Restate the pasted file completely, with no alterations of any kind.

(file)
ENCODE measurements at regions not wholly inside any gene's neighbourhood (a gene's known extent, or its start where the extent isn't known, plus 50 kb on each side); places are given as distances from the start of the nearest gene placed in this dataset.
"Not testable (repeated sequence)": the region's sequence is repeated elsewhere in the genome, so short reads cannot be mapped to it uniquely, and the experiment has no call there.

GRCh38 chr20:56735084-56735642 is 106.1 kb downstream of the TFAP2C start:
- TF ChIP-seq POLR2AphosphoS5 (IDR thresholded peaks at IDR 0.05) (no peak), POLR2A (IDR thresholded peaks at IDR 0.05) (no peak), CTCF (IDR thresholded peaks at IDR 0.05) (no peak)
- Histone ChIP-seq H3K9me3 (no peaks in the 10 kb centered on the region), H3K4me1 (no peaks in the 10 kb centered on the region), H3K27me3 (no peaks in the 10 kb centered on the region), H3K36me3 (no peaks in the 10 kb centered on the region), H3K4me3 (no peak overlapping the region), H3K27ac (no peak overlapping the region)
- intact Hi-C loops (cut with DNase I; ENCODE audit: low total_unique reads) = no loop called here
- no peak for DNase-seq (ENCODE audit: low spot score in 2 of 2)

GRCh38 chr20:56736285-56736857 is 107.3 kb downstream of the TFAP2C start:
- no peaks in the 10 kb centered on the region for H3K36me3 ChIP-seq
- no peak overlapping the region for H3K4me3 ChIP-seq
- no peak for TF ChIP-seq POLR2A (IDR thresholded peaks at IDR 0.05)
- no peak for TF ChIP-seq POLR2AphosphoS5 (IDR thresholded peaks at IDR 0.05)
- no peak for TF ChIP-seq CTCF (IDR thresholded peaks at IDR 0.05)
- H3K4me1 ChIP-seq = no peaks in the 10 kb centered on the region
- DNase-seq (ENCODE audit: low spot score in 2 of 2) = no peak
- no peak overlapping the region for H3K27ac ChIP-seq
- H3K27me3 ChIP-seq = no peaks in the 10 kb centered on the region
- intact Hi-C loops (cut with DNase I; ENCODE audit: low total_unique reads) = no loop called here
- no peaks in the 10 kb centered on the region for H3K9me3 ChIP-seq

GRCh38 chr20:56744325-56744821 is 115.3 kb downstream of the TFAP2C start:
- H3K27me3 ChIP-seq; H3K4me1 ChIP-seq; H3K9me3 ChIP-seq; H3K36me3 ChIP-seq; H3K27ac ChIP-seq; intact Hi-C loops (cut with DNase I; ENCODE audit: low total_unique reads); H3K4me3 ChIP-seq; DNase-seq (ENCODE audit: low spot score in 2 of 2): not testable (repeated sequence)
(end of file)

ENCODE measurements at regions not wholly inside any gene's neighbourhood (a gene's known extent, or its start where the extent isn't known, plus 50 kb on each side); places are given as distances from the start of the nearest gene placed in this dataset.
"Not testable (repeated sequence)": the region's sequence is repeated elsewhere in the genome, so short reads cannot be mapped to it uniquely, and the experiment has no call there.

GRCh38 chr20:56735084-56735642 is 106.1 kb downstream of the TFAP2C start:
- TF ChIP-seq POLR2AphosphoS5 (IDR thresholded peaks at IDR 0.05) (no peak), POLR2A (IDR thresholded peaks at IDR 0.05) (no peak), CTCF (IDR thresholded peaks at IDR 0.05) (no peak)
- Histone ChIP-seq H3K9me3 (no peaks in the 10 kb centered on the region), H3K4me1 (no peaks in the 10 kb centered on the region), H3K27me3 (no peaks in the 10 kb centered on the region), H3K36me3 (no peaks in the 10 kb centered on the region), H3K4me3 (no peak overlapping the region), H3K27ac (no peak overlapping the region)
- intact Hi-C loops (cut with DNase I; ENCODE audit: low total_unique reads) = no loop called here
- no peak for DNase-seq (ENCODE audit: low spot score in 2 of 2)

GRCh38 chr20:56736285-56736857 is 107.3 kb downstream of the TFAP2C start:
- no peaks in the 10 kb centered on the region for H3K36me3 ChIP-seq
- no peak overlapping the region for H3K4me3 ChIP-seq
- no peak for TF ChIP-seq POLR2A (IDR thresholded peaks at IDR 0.05)
- no peak for TF ChIP-seq POLR2AphosphoS5 (IDR thresholded peaks at IDR 0.05)
- no peak for TF ChIP-seq CTCF (IDR thresholded peaks at IDR 0.05)
- H3K4me1 ChIP-seq = no peaks in the 10 kb centered on the region
- DNase-seq (ENCODE audit: low spot score in 2 of 2) = no peak
- no peak overlapping the region for H3K27ac ChIP-seq
- H3K27me3 ChIP-seq = no peaks in the 10 kb centered on the region
- intact Hi-C loops (cut with DNase I; ENCODE audit: low total_unique reads) = no loop called here
- no peaks in the 10 kb centered on the region for H3K9me3 ChIP-seq

GRCh38 chr20:56744325-56744821 is 115.3 kb downstream of the TFAP2C start:
- H3K27me3 ChIP-seq; H3K4me1 ChIP-seq; H3K9me3 ChIP-seq; H3K36me3 ChIP-seq; H3K27ac ChIP-seq; intact Hi-C loops (cut with DNase I; ENCODE audit: low total_unique reads); H3K4me3 ChIP-seq; DNase-seq (ENCODE audit: low spot score in 2 of 2): not testable (repeated sequence)